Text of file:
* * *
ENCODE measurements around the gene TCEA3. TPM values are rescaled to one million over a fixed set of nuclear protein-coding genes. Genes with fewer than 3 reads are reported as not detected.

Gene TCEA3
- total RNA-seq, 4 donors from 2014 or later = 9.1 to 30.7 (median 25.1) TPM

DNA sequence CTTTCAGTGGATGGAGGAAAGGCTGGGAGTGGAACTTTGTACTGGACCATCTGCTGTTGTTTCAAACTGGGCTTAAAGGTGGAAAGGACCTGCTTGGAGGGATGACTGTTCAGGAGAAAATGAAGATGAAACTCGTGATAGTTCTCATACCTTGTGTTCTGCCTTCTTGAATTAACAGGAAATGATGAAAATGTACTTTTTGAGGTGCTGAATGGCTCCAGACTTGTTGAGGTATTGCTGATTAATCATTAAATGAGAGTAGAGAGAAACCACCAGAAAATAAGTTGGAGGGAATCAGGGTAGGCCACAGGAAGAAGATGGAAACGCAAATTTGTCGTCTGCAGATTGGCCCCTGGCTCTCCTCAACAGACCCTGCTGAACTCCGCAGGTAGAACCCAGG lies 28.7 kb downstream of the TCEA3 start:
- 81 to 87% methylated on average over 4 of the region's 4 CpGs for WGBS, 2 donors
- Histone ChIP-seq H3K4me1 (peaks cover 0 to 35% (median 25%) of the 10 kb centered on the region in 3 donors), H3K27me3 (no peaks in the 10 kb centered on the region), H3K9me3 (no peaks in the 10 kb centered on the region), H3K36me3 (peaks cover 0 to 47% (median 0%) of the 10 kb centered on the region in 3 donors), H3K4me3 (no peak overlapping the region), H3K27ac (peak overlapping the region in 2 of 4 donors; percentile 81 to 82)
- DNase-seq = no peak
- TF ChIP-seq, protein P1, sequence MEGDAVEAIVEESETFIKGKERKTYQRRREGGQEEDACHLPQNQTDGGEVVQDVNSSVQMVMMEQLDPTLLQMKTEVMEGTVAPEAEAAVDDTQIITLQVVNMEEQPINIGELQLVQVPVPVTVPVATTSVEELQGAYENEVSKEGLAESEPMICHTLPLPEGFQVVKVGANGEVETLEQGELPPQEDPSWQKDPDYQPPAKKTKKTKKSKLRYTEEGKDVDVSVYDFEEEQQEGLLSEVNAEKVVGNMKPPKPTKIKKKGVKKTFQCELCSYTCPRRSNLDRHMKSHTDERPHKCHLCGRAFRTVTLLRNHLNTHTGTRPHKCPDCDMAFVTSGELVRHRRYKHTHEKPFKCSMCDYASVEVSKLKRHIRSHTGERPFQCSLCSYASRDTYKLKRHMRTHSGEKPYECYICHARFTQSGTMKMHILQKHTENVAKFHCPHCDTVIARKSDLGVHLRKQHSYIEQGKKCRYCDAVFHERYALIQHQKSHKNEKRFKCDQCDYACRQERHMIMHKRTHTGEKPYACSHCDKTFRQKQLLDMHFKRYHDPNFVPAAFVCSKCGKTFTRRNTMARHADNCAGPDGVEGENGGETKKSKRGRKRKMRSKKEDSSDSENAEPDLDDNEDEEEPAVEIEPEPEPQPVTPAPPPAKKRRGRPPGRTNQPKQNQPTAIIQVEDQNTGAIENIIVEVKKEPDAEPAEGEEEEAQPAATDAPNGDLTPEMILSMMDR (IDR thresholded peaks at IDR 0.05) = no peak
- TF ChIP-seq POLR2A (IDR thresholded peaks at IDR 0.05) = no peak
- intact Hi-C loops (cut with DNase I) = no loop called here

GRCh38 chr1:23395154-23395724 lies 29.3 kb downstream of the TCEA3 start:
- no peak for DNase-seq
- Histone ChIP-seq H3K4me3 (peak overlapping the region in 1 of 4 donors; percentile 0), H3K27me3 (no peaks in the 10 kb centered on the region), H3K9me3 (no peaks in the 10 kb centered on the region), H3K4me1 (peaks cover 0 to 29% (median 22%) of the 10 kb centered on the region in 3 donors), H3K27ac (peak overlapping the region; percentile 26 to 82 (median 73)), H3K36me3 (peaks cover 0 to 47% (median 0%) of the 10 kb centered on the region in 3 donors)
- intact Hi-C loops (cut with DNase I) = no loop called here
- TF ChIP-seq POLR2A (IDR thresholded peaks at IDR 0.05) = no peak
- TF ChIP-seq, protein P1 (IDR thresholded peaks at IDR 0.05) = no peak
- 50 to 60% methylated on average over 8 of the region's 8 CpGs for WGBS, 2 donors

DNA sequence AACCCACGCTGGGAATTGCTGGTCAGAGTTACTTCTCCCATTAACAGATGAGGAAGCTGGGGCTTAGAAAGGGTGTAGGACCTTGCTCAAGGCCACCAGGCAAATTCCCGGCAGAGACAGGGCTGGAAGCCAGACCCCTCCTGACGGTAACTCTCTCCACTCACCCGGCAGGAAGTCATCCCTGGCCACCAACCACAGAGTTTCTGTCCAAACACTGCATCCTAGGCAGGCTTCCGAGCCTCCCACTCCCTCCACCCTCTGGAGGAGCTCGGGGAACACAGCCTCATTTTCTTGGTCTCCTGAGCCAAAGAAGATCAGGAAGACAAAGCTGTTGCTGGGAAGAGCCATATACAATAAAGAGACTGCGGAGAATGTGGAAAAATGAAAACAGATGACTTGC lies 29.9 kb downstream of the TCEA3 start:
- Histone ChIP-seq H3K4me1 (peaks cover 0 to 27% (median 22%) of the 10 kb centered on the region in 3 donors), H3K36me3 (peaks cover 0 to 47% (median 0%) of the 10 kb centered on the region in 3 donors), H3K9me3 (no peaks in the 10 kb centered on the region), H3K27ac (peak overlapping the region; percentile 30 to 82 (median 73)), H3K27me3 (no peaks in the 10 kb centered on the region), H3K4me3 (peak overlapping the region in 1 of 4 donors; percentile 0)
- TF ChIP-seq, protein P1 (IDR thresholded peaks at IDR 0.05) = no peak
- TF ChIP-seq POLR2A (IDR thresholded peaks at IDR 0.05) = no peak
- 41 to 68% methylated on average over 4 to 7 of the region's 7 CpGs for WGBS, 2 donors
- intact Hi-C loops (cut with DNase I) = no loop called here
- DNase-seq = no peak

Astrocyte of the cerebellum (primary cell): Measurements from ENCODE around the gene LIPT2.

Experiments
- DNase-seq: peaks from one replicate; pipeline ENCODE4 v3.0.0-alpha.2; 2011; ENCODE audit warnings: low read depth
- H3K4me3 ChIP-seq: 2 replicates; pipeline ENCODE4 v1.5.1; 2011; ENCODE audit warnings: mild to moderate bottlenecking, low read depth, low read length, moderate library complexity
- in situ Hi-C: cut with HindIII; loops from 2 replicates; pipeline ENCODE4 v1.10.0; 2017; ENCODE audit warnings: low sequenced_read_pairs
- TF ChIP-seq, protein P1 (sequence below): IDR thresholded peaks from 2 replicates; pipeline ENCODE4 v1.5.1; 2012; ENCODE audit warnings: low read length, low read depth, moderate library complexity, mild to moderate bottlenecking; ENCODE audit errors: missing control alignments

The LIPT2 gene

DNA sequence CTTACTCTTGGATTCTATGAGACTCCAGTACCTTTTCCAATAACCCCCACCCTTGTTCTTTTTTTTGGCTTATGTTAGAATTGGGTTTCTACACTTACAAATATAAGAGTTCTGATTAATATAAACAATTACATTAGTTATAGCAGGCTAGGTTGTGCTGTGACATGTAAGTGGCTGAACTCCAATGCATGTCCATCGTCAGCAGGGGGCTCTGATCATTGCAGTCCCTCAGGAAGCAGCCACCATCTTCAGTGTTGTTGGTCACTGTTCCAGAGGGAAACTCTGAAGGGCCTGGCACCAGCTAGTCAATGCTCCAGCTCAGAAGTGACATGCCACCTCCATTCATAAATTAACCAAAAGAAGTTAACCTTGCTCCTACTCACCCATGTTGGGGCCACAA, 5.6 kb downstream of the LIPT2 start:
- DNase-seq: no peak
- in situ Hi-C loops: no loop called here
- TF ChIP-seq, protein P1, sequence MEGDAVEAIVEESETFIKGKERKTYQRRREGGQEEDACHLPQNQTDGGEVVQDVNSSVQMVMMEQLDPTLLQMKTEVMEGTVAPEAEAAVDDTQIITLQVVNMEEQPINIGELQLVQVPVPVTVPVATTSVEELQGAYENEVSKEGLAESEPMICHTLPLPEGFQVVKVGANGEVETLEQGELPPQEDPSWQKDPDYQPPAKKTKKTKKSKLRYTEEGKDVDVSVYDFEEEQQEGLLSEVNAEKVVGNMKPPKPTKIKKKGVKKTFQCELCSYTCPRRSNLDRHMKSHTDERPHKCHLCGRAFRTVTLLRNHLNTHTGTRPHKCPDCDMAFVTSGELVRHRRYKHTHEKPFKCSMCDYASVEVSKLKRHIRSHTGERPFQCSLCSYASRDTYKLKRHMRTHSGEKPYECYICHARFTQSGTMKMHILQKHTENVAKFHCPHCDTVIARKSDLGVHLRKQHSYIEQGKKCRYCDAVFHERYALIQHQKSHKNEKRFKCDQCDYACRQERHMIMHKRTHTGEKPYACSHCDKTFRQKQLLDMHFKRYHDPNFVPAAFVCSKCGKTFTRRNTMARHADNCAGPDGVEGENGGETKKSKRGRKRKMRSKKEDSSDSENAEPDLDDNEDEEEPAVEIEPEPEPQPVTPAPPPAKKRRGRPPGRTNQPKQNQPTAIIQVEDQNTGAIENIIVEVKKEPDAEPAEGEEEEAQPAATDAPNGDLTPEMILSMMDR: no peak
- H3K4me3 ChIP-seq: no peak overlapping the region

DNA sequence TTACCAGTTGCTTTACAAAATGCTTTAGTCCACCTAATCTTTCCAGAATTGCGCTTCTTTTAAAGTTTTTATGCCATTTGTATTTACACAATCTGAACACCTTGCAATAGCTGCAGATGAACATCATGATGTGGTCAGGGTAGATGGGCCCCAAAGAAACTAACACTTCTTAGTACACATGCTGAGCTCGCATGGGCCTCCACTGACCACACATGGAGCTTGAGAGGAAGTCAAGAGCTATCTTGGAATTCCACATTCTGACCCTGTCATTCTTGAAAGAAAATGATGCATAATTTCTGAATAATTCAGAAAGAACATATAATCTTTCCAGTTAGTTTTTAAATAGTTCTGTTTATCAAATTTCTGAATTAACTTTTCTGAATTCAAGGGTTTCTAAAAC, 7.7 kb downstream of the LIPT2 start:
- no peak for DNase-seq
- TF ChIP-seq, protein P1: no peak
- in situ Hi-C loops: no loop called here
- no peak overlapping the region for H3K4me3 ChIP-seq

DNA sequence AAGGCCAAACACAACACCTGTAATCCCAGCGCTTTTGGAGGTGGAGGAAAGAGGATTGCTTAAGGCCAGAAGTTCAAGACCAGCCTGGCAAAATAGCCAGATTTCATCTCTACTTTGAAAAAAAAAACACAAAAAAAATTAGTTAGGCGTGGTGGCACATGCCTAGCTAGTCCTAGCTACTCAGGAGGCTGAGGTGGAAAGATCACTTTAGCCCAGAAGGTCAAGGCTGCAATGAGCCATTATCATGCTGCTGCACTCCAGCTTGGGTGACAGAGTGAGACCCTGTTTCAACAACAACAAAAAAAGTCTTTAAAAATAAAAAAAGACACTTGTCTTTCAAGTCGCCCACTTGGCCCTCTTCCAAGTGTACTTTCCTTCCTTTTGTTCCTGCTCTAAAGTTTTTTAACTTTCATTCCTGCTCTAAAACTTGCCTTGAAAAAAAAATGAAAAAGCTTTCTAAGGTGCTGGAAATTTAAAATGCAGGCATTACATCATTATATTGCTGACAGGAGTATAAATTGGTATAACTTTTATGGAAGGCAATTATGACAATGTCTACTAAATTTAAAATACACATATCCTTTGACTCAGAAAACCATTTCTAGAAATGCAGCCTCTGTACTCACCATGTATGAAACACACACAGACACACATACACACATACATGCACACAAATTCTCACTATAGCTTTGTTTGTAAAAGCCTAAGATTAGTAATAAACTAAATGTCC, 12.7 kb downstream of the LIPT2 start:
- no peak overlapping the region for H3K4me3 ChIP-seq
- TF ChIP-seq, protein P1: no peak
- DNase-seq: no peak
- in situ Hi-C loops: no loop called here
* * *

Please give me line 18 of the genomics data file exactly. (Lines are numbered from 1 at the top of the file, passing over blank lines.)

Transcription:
DNA sequence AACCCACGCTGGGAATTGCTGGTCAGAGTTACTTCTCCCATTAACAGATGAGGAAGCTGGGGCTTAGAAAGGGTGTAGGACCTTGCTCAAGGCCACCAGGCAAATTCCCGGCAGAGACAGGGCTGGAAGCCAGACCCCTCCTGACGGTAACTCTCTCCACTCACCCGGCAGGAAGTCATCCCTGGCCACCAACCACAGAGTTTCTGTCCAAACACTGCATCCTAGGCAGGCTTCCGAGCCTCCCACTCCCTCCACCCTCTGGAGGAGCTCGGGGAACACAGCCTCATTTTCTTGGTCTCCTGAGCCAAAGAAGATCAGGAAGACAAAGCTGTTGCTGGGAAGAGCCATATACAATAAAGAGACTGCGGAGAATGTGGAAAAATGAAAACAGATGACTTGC lies 29.9 kb downstream of the TCEA3 start: